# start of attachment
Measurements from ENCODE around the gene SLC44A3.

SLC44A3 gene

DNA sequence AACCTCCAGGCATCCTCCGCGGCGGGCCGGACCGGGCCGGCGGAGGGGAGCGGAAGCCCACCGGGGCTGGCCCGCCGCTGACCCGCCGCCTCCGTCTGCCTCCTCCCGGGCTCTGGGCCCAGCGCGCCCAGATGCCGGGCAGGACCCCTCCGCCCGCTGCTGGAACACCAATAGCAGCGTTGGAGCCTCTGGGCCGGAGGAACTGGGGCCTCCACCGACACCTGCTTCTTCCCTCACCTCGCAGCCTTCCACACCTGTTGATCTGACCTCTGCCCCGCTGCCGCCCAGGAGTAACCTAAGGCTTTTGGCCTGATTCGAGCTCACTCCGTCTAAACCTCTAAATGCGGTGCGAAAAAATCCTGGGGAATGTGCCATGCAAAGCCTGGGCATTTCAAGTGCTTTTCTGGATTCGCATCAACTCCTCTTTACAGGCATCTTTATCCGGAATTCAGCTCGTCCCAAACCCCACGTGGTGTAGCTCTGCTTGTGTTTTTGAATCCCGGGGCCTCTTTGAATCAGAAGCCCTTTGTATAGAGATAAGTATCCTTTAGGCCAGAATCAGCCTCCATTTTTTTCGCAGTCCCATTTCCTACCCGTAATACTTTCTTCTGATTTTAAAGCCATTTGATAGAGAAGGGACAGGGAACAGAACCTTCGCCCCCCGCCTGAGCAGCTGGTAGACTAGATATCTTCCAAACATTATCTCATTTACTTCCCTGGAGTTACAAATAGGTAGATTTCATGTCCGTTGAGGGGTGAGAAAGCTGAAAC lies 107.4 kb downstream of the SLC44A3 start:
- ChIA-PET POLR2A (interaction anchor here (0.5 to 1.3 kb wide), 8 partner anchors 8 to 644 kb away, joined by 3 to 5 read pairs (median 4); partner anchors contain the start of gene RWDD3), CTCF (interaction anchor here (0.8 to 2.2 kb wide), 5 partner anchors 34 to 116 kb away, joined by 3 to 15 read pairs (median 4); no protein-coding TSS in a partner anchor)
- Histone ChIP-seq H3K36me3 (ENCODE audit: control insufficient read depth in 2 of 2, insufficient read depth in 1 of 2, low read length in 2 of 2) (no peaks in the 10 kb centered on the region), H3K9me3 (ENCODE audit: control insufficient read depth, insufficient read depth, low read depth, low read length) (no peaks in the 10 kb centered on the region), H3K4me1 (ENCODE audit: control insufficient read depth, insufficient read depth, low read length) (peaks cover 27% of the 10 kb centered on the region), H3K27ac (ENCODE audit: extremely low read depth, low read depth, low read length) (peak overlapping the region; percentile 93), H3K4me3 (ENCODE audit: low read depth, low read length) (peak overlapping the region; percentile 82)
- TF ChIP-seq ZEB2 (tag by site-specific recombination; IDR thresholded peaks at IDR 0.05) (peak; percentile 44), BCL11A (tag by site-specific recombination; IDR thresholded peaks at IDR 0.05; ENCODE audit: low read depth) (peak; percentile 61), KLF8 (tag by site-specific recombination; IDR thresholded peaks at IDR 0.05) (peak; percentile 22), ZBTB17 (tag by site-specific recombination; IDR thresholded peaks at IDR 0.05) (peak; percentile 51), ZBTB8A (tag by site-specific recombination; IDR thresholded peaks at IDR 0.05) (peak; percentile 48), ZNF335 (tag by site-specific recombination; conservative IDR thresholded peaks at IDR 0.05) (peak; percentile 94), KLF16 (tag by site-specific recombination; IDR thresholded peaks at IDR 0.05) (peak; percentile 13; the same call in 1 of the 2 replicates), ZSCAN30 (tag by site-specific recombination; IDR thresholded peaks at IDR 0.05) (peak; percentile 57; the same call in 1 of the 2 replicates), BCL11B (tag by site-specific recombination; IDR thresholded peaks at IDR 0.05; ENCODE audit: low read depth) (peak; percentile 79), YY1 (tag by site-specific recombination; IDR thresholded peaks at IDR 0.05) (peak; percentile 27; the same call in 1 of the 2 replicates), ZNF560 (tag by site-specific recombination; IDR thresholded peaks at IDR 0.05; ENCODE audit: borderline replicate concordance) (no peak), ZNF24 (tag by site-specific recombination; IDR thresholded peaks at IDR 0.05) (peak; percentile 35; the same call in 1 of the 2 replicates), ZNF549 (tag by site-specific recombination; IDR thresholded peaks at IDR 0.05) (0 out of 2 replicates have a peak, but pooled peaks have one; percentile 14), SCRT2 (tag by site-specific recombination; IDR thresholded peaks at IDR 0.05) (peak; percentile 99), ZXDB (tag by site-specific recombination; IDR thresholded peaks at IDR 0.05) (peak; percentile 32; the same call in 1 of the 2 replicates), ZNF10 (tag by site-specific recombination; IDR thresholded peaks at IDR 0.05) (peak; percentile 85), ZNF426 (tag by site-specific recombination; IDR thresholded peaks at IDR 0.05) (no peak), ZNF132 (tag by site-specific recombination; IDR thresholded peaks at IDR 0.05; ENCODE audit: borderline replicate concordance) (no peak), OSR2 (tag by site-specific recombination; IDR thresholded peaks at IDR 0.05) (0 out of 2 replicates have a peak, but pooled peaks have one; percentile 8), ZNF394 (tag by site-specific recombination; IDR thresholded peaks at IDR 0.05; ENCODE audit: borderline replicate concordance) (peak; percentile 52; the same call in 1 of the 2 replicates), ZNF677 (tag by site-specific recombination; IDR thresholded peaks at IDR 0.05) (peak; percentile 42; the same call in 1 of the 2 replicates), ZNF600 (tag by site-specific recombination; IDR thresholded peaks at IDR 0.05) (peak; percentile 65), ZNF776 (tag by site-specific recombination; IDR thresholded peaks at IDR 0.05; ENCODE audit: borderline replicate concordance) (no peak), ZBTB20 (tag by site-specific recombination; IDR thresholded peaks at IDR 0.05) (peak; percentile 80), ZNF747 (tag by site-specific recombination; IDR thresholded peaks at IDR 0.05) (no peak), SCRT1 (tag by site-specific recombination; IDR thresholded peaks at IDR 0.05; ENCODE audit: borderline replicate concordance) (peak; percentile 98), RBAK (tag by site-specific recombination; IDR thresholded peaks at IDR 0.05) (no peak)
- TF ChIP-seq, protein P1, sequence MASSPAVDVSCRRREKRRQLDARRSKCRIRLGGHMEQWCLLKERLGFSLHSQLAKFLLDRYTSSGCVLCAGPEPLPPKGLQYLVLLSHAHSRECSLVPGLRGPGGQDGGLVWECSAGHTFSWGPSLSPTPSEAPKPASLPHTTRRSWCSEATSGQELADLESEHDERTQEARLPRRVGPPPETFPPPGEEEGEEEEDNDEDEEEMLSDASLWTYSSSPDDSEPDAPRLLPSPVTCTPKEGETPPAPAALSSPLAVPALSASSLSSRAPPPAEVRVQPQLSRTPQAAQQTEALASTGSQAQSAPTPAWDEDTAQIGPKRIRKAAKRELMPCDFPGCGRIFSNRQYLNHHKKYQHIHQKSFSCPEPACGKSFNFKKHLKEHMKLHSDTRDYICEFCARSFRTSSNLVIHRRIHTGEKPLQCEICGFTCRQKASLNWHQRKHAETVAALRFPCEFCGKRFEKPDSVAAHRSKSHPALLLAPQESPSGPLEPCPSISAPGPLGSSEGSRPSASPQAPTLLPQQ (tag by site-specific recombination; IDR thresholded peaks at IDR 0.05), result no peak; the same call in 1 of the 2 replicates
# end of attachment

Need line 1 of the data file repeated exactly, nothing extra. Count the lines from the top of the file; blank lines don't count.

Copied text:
Measurements from ENCODE around the gene SLC44A3.